Santa's role throughout most of the cartoon is to legitimize the prejudices against the misfits already evident in lesser members of the Christmastown community. When Santa visits the newly birthed Rudolph, his unthinking prejudice becomes plain when he comments that Rudoplh had better grow out of it if he ever wants to be on his team of flying reindeer. Santa's behavior at the scene of the reindeer games is even more disturbing; like his pronouncement at Rudolph's birth, he says, "What a pity; he had a nice takeoff, too." For Santa, Rudolph's skill is less important than his nose, an arbitrary physical attribute. A distant and authoritarian figure, Santa is unaware of Hermey's plight (apparently the welfare of elves is beneath his notice) and condemning of Rudolph's gall in considering himself a reindeer of the same worth and dignity as the others.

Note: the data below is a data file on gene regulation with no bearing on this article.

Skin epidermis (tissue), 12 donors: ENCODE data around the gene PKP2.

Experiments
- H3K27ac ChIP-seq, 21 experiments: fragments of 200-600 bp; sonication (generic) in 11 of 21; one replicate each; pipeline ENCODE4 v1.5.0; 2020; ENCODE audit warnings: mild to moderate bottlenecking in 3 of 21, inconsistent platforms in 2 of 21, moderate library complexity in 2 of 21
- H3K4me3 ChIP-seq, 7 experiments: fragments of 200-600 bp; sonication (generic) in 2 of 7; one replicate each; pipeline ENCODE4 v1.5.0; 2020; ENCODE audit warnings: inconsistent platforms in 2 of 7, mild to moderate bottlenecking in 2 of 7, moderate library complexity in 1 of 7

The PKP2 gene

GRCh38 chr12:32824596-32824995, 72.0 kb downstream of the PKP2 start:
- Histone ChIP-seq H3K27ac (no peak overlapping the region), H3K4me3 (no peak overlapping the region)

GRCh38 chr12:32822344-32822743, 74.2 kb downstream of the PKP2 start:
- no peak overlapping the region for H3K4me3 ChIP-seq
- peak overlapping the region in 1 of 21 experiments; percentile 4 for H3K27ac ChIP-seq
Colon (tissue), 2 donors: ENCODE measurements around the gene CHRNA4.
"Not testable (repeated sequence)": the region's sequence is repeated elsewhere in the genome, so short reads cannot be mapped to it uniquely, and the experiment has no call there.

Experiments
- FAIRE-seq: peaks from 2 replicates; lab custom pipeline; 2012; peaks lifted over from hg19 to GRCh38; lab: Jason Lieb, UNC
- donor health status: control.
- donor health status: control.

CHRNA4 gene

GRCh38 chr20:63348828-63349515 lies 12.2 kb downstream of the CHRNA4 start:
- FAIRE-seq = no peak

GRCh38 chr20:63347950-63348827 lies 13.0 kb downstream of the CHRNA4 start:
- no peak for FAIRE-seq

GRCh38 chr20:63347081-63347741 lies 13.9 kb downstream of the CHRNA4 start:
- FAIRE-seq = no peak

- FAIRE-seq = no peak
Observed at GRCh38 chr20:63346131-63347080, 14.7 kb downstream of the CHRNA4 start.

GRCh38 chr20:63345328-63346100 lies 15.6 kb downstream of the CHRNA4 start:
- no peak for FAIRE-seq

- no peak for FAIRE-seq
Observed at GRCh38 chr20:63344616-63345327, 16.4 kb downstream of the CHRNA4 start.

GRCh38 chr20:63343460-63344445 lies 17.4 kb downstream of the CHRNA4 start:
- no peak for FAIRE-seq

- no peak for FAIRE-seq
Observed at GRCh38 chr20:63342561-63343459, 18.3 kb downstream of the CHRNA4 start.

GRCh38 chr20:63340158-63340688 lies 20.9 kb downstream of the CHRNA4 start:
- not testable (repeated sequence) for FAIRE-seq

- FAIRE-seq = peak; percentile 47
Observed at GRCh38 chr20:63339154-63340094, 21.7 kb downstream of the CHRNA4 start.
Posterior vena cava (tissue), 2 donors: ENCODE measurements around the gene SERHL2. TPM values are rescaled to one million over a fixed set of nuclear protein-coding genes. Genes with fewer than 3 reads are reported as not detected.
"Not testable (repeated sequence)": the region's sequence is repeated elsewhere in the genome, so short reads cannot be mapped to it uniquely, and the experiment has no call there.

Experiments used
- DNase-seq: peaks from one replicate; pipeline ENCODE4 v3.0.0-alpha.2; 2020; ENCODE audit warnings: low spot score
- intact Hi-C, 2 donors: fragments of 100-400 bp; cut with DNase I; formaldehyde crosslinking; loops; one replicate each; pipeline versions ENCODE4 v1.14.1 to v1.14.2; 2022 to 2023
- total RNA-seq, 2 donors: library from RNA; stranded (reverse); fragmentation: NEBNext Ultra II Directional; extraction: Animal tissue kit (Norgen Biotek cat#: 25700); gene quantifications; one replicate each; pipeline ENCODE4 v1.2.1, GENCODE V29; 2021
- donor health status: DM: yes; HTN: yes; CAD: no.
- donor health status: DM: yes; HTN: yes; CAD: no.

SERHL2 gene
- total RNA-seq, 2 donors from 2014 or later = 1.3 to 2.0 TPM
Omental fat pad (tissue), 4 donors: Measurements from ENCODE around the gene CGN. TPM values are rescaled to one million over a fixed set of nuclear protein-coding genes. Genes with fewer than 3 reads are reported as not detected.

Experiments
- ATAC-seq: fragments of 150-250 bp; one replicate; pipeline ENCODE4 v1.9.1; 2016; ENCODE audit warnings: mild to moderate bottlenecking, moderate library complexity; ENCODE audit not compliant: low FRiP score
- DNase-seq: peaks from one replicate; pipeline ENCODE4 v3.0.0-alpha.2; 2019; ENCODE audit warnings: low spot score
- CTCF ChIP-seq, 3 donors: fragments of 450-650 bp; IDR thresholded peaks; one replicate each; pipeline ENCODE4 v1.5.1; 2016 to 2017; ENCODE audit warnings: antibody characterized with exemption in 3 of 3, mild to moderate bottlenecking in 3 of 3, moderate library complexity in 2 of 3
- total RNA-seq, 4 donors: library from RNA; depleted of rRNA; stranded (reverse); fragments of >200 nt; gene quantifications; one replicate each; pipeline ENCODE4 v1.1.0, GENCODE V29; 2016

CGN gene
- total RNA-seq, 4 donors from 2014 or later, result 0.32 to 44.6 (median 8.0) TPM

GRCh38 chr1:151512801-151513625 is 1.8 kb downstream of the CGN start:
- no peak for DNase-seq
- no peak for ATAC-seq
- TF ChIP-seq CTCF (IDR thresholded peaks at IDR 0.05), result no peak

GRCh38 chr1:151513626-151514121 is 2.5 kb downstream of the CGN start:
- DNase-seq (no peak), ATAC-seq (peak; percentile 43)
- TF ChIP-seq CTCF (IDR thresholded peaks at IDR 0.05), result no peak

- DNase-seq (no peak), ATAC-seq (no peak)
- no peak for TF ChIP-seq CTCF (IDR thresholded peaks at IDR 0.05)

Rudolph and Hermey get together, and a few lines of their "misfit theme song" are revealing:

"We're a couple of misfits, we're a couple of misfits--
What's the matter with misfits?
That's where we fit in.

We may be different from the rest...
But who decides the test
of what is really best?"

In "Christmastown," those who decide "the test of what is really best" seem to be the tyrannical and thoughtless majority, reinforced by authoritarian sanction by Santa, the pseudo-benevolent despot. Those who question the status quo--those who are already marginalized--are mocked, punished, and driven out of the community.

Over the years it's become apparent to me that this simple children's cartoon contains some real subversive elements: Hermey's misfit-ness is the result of apparent "choice," but the kind of choice where the alternatives are to be true or false to oneself. Rudolph's misfit-ness is the result of birth rather than choice. Change "dentist" to "gay" and "red nose" to "black skin." Now the subversive message is clear: Santa is racist, the Head Elf and the elf community is homophobic, and "Christmastown" is really "Whiteytown."